of corn flowing árboles de vida en las cuatro esquinas
    let us gather in a flourishing way
    contentos llenos de fuerza to vida
    giving nacimientos to fragrant ríos
    dulces frescos verdes turquoise strong
    carne de nuestros hijos rainbows
    let us gather in a flourishing way
    en la luz y en la carne of our heart to toil
    tranquilos in fields of blossoms
    juntos to stretch los brazos
    tranquilos with the rain en la mañana
    temprana estrella on our forehead
    cielo de calor and wisdom to meet us
    where we toil siempre
    in the garden of our struggle and joy
    let us offer our hearts a saludar our águila rising
    a celebrar woven brazos branches ramas
    piedras nopales plumas piercing bursting
    figs and aguacates
    ripe mariposa fields and mares claros
    of our face
    to breathe todos en el camino blessing
    seeds to give to grow maiztlán
    en las manos de nuestro amor

Lent Word #38: Process

  • Poem: I Sing the Body Electric 6. by Walt Whitman
    The male is not less the soul nor more, he too is in his place,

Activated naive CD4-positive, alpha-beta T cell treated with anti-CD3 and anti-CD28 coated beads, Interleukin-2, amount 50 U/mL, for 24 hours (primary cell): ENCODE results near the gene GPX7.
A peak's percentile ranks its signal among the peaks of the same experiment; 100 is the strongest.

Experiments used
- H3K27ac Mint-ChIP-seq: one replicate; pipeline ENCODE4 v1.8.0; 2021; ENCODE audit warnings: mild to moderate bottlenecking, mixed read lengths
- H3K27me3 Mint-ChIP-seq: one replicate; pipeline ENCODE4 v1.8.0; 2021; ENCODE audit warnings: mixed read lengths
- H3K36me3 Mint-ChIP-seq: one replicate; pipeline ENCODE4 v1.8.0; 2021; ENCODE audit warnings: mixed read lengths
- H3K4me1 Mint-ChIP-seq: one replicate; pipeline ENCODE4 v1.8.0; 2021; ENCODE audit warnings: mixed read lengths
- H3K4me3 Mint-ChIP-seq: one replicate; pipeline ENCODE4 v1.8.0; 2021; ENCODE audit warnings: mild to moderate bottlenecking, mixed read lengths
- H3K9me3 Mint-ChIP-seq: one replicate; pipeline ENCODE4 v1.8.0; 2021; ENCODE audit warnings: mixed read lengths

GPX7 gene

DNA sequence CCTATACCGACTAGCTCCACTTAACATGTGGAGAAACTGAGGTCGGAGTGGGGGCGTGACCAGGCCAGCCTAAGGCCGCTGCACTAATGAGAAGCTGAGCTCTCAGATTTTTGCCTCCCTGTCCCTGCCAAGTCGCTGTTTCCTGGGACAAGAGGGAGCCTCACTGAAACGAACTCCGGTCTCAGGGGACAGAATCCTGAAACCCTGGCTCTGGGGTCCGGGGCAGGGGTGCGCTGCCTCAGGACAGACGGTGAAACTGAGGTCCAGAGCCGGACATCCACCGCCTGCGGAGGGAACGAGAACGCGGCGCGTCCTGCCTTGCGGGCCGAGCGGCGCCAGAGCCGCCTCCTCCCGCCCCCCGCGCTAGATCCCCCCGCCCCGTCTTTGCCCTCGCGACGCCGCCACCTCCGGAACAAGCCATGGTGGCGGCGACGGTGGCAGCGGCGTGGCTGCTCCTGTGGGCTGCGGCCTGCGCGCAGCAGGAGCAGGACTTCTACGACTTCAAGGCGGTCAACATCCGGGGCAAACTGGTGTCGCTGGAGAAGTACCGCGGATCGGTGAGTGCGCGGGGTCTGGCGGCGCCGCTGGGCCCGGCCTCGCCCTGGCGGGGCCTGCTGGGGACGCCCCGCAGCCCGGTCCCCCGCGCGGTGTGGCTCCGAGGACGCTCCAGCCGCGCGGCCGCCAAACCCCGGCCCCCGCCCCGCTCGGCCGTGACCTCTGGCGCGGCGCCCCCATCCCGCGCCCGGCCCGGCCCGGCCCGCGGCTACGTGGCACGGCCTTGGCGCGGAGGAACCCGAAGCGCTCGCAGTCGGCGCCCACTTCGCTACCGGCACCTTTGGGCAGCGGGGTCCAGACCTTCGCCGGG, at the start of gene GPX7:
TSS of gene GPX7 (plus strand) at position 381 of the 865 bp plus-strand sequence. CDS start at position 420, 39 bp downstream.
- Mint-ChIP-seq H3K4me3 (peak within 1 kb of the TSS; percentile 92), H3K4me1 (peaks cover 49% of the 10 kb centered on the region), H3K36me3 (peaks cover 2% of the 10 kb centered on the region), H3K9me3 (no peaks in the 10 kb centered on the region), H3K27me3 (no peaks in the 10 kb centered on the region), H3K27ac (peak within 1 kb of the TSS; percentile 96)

He too is all qualities, he is action and power,
    The flush of the known universe is in him,
    Scorn becomes him well, and appetite and defiance become him well,
    The wildest largest passions, bliss that is utmost, sorrow that is utmost become him well, pride is for him,
    The full-spread pride of man is calming and excellent to the soul,
    Knowledge becomes him, he likes it always, he brings every thing to the test of himself,
    Whatever the survey, whatever the sea and the sail he strikes soundings at last only here,
    (Where else does he strike soundings except here?)
    The man’s body is sacred and the woman’s body is sacred,
    No matter who it is, it is sacred—is it the meanest one in the laborers’ gang?
    Is it one of the dull-faced immigrants just landed on the wharf?
    Each belongs here or anywhere just as much as the well-off, just as much as you,
    Each has his or her place in the procession.
    (All is a procession,
    The universe is a procession with measured and perfect motion.)
    Do you know so much yourself that you call the meanest ignorant?